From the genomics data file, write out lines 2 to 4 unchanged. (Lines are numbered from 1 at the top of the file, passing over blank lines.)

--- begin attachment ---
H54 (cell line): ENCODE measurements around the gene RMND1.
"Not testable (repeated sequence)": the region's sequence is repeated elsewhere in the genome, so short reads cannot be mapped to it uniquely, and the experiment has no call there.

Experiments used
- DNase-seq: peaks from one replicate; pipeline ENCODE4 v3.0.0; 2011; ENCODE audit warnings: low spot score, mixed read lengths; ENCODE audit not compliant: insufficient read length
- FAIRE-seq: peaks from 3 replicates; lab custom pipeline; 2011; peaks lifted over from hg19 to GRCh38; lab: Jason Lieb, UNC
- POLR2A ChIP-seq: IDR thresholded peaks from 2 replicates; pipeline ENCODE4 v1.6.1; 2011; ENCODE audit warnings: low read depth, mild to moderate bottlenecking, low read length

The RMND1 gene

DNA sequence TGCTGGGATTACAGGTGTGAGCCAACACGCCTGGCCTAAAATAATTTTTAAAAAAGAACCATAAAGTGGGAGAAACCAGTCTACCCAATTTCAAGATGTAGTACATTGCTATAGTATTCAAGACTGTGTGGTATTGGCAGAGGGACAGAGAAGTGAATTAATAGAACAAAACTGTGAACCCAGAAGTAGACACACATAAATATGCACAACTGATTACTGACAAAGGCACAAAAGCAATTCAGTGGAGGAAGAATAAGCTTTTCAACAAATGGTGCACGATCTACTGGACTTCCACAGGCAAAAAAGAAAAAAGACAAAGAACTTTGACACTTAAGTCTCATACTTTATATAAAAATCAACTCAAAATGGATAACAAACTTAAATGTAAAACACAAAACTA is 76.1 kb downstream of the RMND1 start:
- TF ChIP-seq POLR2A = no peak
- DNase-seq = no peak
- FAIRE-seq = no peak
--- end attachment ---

"Not testable (repeated sequence)": the region's sequence is repeated elsewhere in the genome, so short reads cannot be mapped to it uniquely, and the experiment has no call there.

Experiments used
- DNase-seq: peaks from one replicate; pipeline ENCODE4 v3.0.0; 2011; ENCODE audit warnings: low spot score, mixed read lengths; ENCODE audit not compliant: insufficient read length